If the San Francisco 49ers are going to make it back to the Super
Bowl for the second straight season, they must do something they
haven't done in more than two calendar years: win in the deafening
noise at CenturyLink Field.
Since the start of 2012, coach Jim Harbaugh's team has won in tough
road environments like Green Bay, New Orleans, New England and last
year's conference title game in Atlanta. But they have yet to win a
game in their No. 1 rival's home stadium since Colin Kaepernick took
over as starting quarterback midway through last season. In his two
starts in Seattle, the 49ers have been outscored 71-16 and
Kaepernick has thrown just one touchdown pass to four interceptions
against the Seahawks' heavyweight defense.
San Francisco will be playing its fourth straight road game after
traveling to Arizona in Week 17, then Green Bay and Carolina in the
first two rounds of the playoffs. To stay in rhythm with their
travel schedule, the team will head to Seattle Friday before the
game instead of Saturday as they normally would when traveling
within the Pacific Time Zone. Sunday's game will the third NFC
Championship Game in as many years for the 49ers, making Harbaugh
the first coach since the 1970 merger to get to the championship
round in his first three seasons in the NFL.
"I block and tackle nobody," Harbaugh said this week. "And our
players have done a phenomenal job, our coaches have done a great
job and it's been a team effort where everybody does a little and it
adds up to a lot. But it's a great zip code to live in, what our
team has accomplished."
Their most recent blundering defeat at the Seahawks' home field came
Sept. 15, when the home team outlasted the 49ers 29-3 in a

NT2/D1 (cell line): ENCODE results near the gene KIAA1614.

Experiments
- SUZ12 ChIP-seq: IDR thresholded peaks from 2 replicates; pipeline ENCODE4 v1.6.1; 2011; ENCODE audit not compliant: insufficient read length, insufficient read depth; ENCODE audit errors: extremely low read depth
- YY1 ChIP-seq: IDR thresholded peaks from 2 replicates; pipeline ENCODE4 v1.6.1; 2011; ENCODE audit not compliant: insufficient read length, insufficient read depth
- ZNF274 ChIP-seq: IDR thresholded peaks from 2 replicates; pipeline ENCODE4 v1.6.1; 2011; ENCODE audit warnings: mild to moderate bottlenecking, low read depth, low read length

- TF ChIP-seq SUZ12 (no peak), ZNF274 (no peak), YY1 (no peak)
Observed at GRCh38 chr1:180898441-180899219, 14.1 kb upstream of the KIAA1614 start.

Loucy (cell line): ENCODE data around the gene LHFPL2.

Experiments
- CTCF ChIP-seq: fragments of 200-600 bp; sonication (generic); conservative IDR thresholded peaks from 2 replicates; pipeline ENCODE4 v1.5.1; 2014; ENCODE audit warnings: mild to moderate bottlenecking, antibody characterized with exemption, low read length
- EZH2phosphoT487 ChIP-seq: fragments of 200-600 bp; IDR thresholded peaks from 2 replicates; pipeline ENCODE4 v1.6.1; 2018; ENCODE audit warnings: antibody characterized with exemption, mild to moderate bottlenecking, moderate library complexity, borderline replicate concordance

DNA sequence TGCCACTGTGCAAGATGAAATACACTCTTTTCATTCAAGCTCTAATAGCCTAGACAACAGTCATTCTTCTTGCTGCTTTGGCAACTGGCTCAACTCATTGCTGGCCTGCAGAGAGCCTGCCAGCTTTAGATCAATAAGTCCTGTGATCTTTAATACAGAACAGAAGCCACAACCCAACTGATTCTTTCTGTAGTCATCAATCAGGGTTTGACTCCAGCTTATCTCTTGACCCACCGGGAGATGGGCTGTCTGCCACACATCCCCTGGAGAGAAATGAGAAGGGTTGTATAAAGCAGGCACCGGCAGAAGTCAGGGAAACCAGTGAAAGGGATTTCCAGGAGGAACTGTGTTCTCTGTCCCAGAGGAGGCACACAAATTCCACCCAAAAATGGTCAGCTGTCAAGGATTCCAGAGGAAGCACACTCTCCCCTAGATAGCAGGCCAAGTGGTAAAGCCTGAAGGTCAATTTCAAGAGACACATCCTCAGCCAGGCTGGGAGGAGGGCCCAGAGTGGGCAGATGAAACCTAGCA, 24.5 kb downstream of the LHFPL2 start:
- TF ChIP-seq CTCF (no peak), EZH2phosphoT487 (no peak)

penalty-ridden game that was close for three quarters before Seattle
avalanched them with 17 points in the fourth. The next week the
49ers would fall at home to the Colts, giving them their first
losing streak since Harbaugh took over in 2011.
The 49ers netted just 107 passing yards while incurring 12 flags for
121 yards leading to four Seahawks' first downs. But that was
without wide receiver Michael Crabtree, who has since helped turn
the passing game around. Following his 11-week absence while
recovering from a torn right Achilles tendon suffered in May,
Kaepernick's thrown nine touchdowns to two interceptions with a 95.5
passer rating. In the games prior to Crabtree's return, Kaepernick
threw 14 scores to seven picks with an 86.6 rating.
"Crabtree is a weapon for our offense," wide receiver Anquan Boldin
said. "He opens things up for so many guys. Myself, (tight end)
Vernon (Davis), (wide receiver Quinton) Patton, even the running
game. You have a guy like Crab out there, the defense has to spread
out. We were able to hit some big runs in there also."
With Boldin and Crabtree playing at a high level, San Francisco
might have its best receiving duo since Terrell Owens and Jerry Rice
caught passes from Jeff Garcia in 2000. And the only time the 49ers
have played the Seahawks with both receivers on the field combating
that talented secondary, they churned out a 19-17 win in Week 14 at
In that game, also filled with penalties, Kaepernick fared much
better. He completed 15 of 29 passes for 175 yards with one
touchdown and interception. It was Crabtree's second game back and
the quarterback completed just four of eight targets to the talented
wideout. Boldin finished that game with six receptions for 93 yards,
including a key 27-yard juggling grab over cornerback Richard
Sherman that set up Davis' key touchdown before the end of the first
The biggest play in the game came in the fourth quarter down 17-16
when running back Frank Gore rumbled 51 yards from San Francisco's
31 to Seattle's 18 to set up the game-winning field goal.
"I think it was a statement game to the world just to let you guys
know this is still our division. And until a team takes that from us
we will continue to rep this division the right way," linebacker
NaVorro Bowman said following the game.
At that point, the 49ers were 9-4 while the streaking Seahawks